Speaking on the CBC Radio show, The House (sadly, probably the best air time he can get) Mulcair stated "It's by definition the 'Dutch disease'. The Canadian dollar's being held artificially high, which is fine if you're going to Walt Disney World, (but) not so good if you want to sell your manufactured product because the American clients, most of the time, can no longer afford to buy it."
Now for those of you who are not familiar with the term "Dutch Disease", Tom is making reference to what occurred in the Netherlands in the 1960s after vast deposits of natural gas were discovered in the nearby North Sea. The resulting rise in its currency was thought to have caused the collapse of the Dutch manufacturing sector. So Tommy feels that Alberta is the cause of the strong Canadian buck and the diminishing Ontario and Quebec manufacturing sectors.
Unfortunately like with most issues of any importance Tom's party still has it's head in the 60's, actually I suspect many of their heads are stuck someplace else (hint, a place where the sun never shines). Although this train of thought makes for good sound clips and certainly garners support and cheers from Tom's traditional base of voters (unions, radicals, the self entitled) it does leave out some key facts.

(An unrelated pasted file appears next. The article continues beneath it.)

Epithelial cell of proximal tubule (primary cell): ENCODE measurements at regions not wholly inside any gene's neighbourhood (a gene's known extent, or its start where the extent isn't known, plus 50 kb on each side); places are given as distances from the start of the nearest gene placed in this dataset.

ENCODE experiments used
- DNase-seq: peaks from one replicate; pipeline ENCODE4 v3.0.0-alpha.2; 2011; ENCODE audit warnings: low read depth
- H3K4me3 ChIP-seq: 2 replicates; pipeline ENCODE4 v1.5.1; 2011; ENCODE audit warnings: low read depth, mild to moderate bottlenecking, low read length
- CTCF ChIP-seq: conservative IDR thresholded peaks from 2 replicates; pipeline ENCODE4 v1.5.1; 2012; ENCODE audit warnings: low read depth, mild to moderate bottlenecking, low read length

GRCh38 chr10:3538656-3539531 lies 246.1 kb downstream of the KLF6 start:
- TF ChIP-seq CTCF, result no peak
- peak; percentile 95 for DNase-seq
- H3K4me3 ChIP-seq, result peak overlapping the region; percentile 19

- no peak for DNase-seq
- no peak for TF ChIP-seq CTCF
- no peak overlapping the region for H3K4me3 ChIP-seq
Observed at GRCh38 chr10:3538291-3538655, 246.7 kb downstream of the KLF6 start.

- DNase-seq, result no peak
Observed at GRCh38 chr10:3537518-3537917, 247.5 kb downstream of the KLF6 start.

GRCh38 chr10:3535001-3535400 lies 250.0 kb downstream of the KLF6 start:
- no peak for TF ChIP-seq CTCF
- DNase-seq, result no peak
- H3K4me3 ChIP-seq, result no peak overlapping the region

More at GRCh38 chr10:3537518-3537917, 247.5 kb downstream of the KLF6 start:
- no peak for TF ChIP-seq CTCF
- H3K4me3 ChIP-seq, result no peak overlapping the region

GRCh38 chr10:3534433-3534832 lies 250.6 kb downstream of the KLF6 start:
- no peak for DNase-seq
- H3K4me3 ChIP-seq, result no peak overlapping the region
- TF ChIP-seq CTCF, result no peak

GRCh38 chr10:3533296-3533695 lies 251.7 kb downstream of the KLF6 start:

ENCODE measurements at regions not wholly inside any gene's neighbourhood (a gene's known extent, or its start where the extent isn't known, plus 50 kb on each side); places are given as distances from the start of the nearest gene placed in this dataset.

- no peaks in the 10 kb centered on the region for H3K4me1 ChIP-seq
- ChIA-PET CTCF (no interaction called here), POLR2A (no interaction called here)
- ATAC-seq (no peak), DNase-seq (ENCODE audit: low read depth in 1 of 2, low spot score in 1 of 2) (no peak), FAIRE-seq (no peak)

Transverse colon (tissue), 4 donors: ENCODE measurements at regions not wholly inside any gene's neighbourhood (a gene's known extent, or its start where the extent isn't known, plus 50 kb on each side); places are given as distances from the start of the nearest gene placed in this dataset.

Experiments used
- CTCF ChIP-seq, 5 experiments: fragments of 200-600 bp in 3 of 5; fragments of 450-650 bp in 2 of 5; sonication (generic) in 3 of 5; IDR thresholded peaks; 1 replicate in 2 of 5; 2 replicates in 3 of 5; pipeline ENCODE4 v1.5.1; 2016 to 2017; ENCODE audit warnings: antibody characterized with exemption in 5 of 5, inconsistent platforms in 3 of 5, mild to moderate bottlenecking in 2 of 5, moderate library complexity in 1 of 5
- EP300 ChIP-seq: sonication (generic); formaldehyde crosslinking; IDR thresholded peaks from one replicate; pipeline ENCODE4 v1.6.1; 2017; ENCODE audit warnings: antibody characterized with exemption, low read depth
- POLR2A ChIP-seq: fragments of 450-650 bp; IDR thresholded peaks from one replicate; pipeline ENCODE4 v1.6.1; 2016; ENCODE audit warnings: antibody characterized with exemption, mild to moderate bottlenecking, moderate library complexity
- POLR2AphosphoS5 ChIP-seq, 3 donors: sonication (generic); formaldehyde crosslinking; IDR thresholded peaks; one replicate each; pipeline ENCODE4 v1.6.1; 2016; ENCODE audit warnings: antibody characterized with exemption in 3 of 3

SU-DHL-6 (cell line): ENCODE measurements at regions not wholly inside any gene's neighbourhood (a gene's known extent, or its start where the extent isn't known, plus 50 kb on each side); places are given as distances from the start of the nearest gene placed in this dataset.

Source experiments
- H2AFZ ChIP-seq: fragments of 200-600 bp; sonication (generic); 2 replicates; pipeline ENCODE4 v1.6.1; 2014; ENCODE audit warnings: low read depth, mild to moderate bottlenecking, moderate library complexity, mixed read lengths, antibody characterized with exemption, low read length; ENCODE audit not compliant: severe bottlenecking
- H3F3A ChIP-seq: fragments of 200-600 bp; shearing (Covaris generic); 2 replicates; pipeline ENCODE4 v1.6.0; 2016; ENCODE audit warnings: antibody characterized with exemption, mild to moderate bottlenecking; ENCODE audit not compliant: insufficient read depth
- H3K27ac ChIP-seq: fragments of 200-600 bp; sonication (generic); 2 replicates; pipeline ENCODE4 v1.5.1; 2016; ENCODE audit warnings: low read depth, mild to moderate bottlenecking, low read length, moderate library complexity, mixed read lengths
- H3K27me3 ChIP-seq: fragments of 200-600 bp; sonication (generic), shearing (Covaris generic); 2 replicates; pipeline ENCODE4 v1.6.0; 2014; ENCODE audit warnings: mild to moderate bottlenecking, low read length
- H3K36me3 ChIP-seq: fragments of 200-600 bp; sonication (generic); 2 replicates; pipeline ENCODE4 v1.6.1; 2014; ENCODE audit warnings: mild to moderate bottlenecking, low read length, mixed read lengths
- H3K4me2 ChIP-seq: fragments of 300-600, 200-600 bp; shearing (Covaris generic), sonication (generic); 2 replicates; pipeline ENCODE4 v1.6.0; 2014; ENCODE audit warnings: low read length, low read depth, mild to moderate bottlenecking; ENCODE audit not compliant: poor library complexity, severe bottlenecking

First and foremost this is not the 60's!
News Flash Tommy...The economy has undergone some MAJOR changes in the last decade alone (never mind the last 50 years), becoming far more global and the key players having been shuffled considerably. I realize that in most issues Tom's line of sight stops at the Western border of Ontario, but Tom if you cast your eyes East, I mean really far East you will see a new player that has taken control of a large segment of the manufacturing sector, a "little" country called China. China's incredible growth in the manufacturing sector has displaced manufacturing in many countries, Canada just being one. What's driving this? Is it a Chinese plot to take over the world, or to give Mr Mulcair a talking point, something to bash the west with? No, not either actually, what is driving this is simply consumer demand. Consumers as a group have spoken with their wallets and they seem to prefer paying $1.00 for a "widget" built in a Chinese sweat shop, than paying $10.00 for an equivalent "widget" built in a Ontario factory where union employees are paid a fair wage and receive all the entitlements expected by Canadian workers. Funny thing Tom, is that some of these very consumers are employed by Canadian factories that are in fact struggling to compete with overseas manufacturing. Don't believe me, take a drive by the Ford assembly plant in Ontario and count the Honda's, Nissans, and Toyotas, in the employee parking lot. Talk about a group shooting themselves in the foot, lordy....